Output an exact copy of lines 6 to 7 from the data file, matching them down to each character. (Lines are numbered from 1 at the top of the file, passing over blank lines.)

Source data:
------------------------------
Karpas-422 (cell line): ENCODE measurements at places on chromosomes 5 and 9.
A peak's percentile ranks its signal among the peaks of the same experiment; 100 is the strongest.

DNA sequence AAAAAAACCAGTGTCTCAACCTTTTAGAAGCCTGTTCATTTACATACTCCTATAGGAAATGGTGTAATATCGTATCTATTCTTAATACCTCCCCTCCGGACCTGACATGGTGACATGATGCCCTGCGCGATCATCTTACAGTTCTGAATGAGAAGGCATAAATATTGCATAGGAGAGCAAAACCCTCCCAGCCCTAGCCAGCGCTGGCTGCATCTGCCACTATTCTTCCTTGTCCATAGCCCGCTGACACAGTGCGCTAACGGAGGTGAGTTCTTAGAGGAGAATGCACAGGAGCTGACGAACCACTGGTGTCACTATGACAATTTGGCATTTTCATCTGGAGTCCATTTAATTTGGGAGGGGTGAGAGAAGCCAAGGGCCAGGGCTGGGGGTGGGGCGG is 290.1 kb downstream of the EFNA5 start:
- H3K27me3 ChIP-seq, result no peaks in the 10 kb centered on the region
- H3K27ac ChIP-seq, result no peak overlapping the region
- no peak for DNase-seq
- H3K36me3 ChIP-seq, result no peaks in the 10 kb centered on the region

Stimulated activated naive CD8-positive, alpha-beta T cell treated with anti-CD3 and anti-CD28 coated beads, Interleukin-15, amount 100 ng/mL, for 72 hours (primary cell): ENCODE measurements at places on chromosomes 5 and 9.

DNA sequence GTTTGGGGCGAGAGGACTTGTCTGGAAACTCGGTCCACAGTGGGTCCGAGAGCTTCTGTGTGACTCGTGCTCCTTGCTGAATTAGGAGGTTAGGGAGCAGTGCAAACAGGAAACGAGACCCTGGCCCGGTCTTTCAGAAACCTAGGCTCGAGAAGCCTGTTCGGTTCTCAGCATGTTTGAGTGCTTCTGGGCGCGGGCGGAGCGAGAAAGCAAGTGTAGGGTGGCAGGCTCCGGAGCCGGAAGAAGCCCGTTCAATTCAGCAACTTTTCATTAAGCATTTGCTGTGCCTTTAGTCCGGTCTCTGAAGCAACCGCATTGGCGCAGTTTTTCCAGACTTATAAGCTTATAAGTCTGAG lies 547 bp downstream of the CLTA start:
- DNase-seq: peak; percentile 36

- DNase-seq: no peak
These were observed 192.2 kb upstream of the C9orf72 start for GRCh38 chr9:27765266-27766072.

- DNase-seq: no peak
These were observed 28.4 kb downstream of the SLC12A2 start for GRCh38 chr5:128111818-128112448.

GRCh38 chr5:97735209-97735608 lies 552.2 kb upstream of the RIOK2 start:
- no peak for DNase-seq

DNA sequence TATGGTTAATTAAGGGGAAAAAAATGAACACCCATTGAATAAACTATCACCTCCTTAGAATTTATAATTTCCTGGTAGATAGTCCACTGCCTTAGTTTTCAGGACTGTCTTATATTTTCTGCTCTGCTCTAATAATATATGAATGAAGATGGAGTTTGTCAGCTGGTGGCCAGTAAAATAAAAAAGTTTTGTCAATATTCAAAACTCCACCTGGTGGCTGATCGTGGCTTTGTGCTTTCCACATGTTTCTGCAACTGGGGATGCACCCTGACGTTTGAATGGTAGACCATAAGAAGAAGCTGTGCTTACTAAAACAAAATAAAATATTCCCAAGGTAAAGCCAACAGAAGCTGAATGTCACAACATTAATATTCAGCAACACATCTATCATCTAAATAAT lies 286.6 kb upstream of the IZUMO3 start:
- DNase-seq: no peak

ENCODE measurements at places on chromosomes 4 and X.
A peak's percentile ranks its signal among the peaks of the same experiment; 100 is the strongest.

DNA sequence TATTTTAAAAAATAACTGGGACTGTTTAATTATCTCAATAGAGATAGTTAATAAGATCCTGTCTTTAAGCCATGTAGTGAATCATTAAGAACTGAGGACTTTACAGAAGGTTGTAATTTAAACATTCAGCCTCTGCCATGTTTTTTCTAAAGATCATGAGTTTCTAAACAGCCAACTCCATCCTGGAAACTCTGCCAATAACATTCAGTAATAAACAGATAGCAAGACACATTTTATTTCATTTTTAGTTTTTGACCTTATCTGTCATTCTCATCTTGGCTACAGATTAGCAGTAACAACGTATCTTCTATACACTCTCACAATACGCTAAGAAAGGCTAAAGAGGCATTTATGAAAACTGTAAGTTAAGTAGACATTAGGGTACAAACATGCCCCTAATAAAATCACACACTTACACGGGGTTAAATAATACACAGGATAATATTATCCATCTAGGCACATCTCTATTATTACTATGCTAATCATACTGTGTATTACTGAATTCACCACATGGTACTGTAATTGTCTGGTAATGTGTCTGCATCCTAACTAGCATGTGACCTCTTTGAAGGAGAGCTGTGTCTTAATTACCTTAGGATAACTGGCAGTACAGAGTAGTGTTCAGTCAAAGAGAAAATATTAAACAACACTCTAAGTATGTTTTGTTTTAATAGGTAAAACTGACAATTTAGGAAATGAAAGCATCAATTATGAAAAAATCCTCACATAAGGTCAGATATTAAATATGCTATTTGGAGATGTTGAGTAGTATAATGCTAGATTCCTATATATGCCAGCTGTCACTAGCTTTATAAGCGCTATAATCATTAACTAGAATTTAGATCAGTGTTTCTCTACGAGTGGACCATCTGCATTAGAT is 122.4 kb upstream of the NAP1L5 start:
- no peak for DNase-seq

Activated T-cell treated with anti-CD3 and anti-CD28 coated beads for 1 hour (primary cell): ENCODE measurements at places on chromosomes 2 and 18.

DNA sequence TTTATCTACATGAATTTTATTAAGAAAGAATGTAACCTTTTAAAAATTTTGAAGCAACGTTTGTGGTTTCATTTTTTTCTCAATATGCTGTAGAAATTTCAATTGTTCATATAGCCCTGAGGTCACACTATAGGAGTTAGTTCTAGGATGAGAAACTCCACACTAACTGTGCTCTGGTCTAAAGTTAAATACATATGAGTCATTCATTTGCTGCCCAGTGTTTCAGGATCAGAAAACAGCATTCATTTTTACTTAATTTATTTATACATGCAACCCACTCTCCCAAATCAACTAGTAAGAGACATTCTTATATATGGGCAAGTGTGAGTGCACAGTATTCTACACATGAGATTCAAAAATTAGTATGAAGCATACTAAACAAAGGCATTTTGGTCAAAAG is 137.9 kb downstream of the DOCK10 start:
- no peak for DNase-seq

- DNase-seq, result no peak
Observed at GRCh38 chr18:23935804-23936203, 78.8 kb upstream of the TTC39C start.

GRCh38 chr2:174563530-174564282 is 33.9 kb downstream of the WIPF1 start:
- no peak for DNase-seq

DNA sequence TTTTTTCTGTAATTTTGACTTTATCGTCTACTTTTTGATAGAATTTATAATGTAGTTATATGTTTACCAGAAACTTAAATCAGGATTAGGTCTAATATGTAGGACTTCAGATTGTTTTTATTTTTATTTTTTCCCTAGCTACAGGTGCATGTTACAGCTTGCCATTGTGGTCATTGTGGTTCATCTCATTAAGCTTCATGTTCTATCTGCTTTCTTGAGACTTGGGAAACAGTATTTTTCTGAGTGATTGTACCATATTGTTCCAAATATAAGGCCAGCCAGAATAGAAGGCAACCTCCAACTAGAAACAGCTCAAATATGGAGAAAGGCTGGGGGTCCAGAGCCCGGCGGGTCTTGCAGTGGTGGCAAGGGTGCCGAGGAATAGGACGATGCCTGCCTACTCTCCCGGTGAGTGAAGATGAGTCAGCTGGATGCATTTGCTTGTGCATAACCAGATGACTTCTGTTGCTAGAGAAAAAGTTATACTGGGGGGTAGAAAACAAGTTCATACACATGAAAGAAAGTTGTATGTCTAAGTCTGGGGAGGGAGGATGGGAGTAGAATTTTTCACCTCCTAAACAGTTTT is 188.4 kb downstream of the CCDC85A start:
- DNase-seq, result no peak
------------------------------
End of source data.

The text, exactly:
- no peak for DNase-seq
- H3K36me3 ChIP-seq, result no peaks in the 10 kb centered on the region